Primary prevention of sickle cell disease using preimplantation genetic testing and in vitro fertilization is cost-effective.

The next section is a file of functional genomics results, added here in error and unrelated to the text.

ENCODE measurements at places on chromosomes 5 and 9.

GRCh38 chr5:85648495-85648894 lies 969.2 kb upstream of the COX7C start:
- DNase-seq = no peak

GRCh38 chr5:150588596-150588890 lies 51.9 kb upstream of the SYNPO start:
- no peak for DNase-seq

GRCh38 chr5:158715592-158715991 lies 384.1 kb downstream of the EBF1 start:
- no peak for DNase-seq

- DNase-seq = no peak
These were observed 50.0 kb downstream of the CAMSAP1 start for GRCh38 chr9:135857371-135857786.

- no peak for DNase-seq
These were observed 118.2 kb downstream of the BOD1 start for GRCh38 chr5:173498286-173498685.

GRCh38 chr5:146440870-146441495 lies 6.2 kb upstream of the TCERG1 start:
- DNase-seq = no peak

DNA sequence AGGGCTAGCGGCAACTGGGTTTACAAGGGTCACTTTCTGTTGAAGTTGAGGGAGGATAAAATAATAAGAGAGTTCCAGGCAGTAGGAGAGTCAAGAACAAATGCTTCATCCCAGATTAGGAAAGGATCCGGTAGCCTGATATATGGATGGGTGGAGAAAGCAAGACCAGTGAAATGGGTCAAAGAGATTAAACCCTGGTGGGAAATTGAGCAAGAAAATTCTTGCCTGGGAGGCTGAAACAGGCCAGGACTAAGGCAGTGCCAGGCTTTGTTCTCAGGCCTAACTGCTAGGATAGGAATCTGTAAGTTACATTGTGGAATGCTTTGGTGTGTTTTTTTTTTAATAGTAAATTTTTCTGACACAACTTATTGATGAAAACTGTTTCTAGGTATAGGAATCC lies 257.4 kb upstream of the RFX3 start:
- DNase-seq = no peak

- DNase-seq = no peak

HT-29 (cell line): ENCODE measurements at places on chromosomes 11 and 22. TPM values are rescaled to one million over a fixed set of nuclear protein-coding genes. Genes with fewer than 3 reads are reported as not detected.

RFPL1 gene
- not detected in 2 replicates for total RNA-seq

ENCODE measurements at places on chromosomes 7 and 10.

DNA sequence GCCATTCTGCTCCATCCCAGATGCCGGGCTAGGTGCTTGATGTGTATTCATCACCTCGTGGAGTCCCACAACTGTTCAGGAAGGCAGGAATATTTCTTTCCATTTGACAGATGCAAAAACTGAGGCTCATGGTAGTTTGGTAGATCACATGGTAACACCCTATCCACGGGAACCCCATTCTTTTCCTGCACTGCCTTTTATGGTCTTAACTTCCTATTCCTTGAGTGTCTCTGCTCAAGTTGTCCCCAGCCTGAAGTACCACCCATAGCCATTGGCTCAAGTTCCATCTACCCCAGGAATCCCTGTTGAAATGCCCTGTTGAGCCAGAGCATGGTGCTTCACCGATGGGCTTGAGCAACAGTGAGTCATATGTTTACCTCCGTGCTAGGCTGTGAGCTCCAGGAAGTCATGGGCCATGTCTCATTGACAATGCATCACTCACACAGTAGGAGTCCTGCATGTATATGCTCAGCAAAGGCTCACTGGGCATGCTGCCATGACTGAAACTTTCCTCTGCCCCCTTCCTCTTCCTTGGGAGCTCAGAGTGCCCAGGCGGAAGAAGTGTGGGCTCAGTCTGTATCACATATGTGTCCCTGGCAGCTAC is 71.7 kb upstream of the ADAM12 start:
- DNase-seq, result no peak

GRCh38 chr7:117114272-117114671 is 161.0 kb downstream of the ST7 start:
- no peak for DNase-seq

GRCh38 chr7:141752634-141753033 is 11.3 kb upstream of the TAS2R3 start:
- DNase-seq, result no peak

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For couples with sickle cell trait (SCT) who are at risk for having a child with sickle cell disease (SCD), cost is a barrier to using in vitro fertilization (IVF) with preimplantation genetic testing for monogenic diseases (PGT-M) and insurance coverage is not universal. The objective of this study was to evaluate the cost-effectiveness of IVF+PGT-M for couples who both carry SCT and wish to avoid SCD in a child compared to natural conception with the possible birth of a child with SCD, and the associated lifetime medical costs and lost income. A cost-effectiveness analysis was performed with a decision analytic model. Sensitivity analyses, including Monte Carlo Simulations, assessed the impact of changes in input parameters on the incremental cost-effectiveness ratio (ICER). Probabilities and cost estimates were derived from the published literature. Effectiveness was measured in life years (LY) gained. The ICER was calculated to determine the cost-effectiveness of the IVF+PGT-M intervention. Compared to natural conception, IVF+PGT-M had an effectiveness gain of 30 LY, an additional cost of $572,392.68 per individual conceived, and an ICER of $19,319 per LY gained. The ICER is lower than a conservative, preset willingness to pay (WTP) threshold of $50,000 per LY gained. Monte Carlo Simulations demonstrated that, in 91% of iterations, IVF+PGT-M was cost-effective at the WTP of $50,000. IVF+PGT-M is a cost-effective strategy to avoid conceiving a child with SCD and broader insurance coverage is warranted. This article is protected by copyright. All rights reserved.


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